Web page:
4. Master Pay Method - If the Pay Method that you selected for an expense is set to a credit card, this will retrieve the checking account that is set as the payment method for that credit card in the Credit Card Settings sheet. Otherwise, it will be the pay method that you chose.

Generated Expenses - Required. Takes the expense list entered in Recurring Expense Entry and dynamically generates a row for every expected due date of those expenses falling between two supplied dates. The only two cells that should ever change here are the View Start and View End dates at the top.
– These dates can be entered directly into the sheet, but can also be fed from start & end date fields on a report page. The latter is preferred, as this sheet cannot be sorted in any way, due to the logic used to generate it. See the number list below for a rundown of that logic.

For any solution you build, the name of Generated Expenses should be changed to reflect the report that it’s feeding. (“Quarterly Projected Generated Expenses”, etc…) Then, that name should be referenced in the report you build. This way, if a user wants two solutions that both use this solution as a base, there won’t be any sheet naming conflicts. They would just have two instances of this sheet, with different names, driving different reports, both using the same Recurring Expense Entry sheet as a base.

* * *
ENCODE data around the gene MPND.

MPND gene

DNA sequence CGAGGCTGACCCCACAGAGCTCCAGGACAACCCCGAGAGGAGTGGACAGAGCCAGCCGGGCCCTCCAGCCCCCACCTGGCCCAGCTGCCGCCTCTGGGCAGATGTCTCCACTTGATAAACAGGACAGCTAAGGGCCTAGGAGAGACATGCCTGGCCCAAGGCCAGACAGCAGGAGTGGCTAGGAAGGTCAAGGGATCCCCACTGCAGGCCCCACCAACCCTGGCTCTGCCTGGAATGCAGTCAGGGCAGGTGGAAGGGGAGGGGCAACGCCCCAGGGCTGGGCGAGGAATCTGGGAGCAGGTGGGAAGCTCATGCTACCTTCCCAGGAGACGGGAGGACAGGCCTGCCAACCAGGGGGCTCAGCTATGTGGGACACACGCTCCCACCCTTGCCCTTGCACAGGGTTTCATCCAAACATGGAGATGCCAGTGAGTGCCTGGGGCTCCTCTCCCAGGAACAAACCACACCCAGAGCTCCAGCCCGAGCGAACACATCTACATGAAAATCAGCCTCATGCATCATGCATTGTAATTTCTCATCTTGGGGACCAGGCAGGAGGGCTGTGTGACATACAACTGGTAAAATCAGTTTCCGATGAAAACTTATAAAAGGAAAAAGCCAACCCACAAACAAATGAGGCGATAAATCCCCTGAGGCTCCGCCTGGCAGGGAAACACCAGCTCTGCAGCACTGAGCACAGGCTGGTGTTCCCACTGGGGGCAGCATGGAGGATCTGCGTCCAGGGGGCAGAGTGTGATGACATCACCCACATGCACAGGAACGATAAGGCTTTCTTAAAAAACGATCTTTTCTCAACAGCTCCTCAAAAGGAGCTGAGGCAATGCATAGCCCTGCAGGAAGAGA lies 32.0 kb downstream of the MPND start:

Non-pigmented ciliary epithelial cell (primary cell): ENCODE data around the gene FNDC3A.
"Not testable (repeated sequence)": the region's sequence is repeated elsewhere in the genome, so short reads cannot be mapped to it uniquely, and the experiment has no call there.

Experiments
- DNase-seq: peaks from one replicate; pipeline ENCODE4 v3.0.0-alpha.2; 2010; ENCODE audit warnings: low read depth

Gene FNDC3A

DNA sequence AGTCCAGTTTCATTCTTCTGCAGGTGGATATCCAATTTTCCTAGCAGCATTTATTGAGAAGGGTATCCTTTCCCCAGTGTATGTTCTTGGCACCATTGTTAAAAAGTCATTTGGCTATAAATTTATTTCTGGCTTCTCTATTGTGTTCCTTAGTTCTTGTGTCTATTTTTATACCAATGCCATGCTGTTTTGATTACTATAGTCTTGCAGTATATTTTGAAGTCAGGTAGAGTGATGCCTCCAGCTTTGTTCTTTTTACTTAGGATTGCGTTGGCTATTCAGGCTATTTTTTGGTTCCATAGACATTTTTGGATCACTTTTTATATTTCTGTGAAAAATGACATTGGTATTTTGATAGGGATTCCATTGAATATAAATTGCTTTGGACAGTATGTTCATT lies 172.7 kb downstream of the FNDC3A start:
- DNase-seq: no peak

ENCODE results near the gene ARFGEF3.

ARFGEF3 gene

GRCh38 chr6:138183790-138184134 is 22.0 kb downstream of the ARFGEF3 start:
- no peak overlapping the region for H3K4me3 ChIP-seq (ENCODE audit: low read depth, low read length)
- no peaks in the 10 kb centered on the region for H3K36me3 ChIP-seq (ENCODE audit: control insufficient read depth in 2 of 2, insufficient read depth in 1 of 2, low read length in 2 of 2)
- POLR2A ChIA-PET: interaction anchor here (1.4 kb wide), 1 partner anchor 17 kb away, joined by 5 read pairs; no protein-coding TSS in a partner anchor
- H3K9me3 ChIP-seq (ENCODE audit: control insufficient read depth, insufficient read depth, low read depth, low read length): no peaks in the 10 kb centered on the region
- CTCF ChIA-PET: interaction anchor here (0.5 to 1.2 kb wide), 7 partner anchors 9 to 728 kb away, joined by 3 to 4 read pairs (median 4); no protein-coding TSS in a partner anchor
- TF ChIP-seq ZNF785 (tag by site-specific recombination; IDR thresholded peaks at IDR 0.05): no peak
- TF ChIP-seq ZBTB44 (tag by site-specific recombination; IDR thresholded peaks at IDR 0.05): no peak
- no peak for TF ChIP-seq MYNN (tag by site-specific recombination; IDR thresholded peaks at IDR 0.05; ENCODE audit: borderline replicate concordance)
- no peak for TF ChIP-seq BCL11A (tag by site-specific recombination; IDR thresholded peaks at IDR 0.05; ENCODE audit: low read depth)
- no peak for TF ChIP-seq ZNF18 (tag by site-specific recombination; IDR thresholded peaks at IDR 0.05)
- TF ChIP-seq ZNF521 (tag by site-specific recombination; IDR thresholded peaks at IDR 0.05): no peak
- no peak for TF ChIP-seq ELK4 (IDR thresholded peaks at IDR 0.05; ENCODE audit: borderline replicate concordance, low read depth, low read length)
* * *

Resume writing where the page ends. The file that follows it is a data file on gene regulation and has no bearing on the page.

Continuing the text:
The dynamic list on Generated Expenses is built in multiple steps. This is all automatic. The only manual step is step 1. This info is not necessary for use, but is added as a “How does it work” section. You can skip to the next screengrab/section if you’d like.

  1. The View Start and View End dates are supplied at the top. Typically, these cells would reference user input cells in a report, but you can enter data directly here as well. Must be valid dates, and the start date must be before the end date.
  2. The amount of Total Months that fall within the view time frame are generated to the right of the start/end dates.
  3. The Expense list on the left is generated from Recurring Expense Entry. This is every expense entered that is:
    – Active
    – The start/end dates of the expense overlap the view start and end dates from above.
  4. Depending on the frequency for each expense, the number of Occurrences between the view dates for the expense will be generated.
  5. The dynamic list starts to generate. The Expense Name from the left is repeated however many times the corresponding Occurrences column says using a custom formula that utilizes the REPT and BYROW functions.